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How to build London 2012

Unless you're a budding sportsman or woman, chances are one of the best ways of taking part in the London 2012 Olympic Games will be in designing, programming or constructing the stadiums, transport links and buildings, or even masterplanning the green spaces in between.

Designing one of the Olympic venues will be one of the most exciting, sought after jobs ahead of the Games. The main Ł496M stadium is being designed by architects HOK Sport, consulting engineers Buro Happold and contractor Sir Robert McAlpine. The Aquatics centre, home to the swimming and diving pools, is being designed by Arup and will be built by Balfour Beatty. Both will start onsite in summer 2008. These are just two of nine sports venues within the Olympic Parks currently being designed or procured. There is also work outside the park at places like the Weymouth and Portland Sailing Academy and the Eton Dorney rowing venue.

The ground engineering of the Olympic Park is the bit you won't see in 2012, but is probably the most important part of the regeneration of the Lower Lea Valley. The area was heavily bombed by the Luftwaffe during the Second World War and is likely to be filled with an array of chemical nasties from the factories that once stood there. The remediation and demolition work is being carried out by contractors Galliford Try/Morrisons and Nuttall and must be completed in time for construction next summer.

Getting athletes and spectators from A to B will be one of the biggest challenges of the 2012 Olympics. Jobs will range from building pedestrian routes between venues in the Olympic Park to building a new train station or planning a new, dedicated bus service. There will be no car parking at the Olympic Park, so the scope for highways work will be limited. However, in Weymouth they are planning to build a relief road to cope with increased traffic. The majority of transport work will be rail-based, and mainly Transport for London projects including the Ł1bn East London Line extension and the Docklands Light Railway extension to Stratford.

The Lower Lea Valley, the site of the Olympic Park, is criss-crossed with rivers and canals. Waterways in the Olympic park are currently lined with high concrete or sheet-piled retaining walls. To transform the area from one of industrial decay to something more like Hyde Park and the Serpentine, retaining walls will be broken out and replaced with less severe gradients that will lead down to waterways with reed beds and wetland areas. A Ł12M lock to control the tidal flow on the Olympic waterways is currently under construction and there is the small matter of providing potable water to the Olympic Park itself.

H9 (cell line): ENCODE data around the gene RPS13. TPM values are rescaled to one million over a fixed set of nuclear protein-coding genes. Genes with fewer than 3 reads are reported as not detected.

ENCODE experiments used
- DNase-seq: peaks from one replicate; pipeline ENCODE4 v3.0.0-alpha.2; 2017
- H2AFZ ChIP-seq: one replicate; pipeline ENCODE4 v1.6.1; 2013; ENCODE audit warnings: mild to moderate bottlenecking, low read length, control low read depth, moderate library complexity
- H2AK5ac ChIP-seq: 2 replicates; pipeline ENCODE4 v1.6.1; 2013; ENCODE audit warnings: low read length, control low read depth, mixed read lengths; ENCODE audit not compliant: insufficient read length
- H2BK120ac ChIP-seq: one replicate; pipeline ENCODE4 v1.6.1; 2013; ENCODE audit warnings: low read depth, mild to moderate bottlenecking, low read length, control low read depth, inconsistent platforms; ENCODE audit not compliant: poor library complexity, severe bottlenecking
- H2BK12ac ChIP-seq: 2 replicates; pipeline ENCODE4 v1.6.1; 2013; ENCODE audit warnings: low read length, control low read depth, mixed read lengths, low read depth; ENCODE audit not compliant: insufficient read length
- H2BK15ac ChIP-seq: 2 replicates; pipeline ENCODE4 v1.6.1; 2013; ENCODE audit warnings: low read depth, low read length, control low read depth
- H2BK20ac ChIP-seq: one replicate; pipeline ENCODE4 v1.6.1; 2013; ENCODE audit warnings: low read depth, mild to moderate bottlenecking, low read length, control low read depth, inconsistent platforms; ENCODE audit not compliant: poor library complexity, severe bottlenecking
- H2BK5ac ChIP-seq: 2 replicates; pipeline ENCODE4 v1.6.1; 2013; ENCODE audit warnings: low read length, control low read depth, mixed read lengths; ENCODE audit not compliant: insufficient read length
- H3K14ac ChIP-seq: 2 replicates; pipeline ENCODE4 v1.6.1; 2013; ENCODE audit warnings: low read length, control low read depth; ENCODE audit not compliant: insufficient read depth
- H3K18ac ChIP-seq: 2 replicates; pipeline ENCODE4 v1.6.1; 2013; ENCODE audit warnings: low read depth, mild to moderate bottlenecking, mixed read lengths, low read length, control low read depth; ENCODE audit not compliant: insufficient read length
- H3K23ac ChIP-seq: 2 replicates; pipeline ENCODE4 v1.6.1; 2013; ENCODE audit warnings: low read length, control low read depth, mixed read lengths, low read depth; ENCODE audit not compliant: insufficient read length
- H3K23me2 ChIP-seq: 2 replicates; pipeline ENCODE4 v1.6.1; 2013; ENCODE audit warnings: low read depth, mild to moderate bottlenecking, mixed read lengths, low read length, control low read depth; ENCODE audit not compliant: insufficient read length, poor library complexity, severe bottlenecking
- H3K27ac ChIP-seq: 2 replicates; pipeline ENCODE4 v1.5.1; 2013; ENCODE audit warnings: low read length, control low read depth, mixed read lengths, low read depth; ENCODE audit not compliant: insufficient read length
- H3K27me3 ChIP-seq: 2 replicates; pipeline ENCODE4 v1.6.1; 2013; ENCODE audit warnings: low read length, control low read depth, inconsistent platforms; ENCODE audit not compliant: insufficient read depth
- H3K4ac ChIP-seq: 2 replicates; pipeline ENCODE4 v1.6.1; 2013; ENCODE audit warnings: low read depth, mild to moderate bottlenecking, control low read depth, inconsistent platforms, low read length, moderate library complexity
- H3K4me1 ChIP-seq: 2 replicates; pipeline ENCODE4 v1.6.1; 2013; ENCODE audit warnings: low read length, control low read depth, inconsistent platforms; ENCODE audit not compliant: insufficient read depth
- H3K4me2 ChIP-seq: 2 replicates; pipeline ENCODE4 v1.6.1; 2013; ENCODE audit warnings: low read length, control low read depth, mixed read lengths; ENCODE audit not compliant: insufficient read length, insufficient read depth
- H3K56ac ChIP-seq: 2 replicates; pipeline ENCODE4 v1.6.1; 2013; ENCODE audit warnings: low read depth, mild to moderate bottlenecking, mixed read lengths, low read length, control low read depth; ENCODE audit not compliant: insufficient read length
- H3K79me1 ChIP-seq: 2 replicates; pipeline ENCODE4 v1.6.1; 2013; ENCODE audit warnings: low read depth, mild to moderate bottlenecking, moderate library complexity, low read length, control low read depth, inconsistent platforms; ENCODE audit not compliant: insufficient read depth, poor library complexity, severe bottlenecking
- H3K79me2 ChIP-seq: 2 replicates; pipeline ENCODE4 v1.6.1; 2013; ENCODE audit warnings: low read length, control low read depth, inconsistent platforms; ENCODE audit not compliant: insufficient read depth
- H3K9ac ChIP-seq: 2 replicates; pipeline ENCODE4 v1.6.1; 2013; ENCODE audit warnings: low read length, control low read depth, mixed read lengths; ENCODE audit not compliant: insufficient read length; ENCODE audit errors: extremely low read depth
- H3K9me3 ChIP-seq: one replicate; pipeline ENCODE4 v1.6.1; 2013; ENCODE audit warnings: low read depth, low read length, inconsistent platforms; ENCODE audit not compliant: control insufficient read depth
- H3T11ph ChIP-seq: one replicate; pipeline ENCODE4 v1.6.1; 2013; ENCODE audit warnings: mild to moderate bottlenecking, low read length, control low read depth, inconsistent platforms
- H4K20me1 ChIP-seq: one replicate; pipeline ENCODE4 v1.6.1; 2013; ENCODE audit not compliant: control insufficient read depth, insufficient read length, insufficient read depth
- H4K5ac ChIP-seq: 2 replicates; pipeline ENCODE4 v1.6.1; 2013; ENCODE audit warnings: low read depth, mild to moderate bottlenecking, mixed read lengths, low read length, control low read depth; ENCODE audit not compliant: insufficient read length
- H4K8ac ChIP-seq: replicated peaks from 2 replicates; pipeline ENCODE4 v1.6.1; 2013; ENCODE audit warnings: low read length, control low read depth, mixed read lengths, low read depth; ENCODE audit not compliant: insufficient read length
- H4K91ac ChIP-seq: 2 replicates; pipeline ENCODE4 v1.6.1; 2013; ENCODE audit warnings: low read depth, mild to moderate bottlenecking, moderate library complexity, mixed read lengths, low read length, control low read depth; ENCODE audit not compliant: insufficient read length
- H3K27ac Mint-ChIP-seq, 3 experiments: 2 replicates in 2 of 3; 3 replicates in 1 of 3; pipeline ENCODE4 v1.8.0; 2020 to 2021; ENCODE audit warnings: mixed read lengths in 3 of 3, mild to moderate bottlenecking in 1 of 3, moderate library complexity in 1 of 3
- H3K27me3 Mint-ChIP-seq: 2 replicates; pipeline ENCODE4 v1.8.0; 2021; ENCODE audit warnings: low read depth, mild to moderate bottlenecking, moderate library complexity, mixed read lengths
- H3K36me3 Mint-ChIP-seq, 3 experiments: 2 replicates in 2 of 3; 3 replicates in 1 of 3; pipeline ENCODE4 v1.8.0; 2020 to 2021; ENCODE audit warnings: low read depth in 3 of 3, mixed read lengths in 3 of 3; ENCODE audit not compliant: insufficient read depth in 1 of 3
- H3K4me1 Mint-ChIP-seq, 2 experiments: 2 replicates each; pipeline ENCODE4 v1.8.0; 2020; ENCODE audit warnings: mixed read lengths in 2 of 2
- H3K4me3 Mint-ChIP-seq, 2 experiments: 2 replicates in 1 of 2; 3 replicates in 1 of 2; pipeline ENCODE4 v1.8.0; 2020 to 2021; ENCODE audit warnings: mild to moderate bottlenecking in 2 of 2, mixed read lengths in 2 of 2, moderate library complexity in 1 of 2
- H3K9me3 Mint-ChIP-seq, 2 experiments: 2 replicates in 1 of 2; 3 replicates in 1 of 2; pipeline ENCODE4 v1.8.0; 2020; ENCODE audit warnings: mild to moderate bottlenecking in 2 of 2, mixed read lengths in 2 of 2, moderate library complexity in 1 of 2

Construction of the Olympic Park will be managed by the ODA's delivery partner CLM Đ a consortium of Ch2M Hill, Laing O'Rourke and Mace. CLM will be overseeing a range of projects from infrastructure works to venue construction, each needing to be individually project managed. There are also associated Olympic projects, such as the neighbouring Stratford City development, which includes the Athletes' Village. This Ł4bn real estate scheme is being developed by Australian shopping mall firm Westfield and developer Lend Lease.

Perhaps you like the sound of being a part of every aspect of civil engineering and would prefer working your way around the various departments of one of the local authorities involved with the Olympics. Not all of these are in London as many events will be staged around the country. Your local council's sporting facilities might also be used to help train athletes from visiting countries and need some form of renovation.

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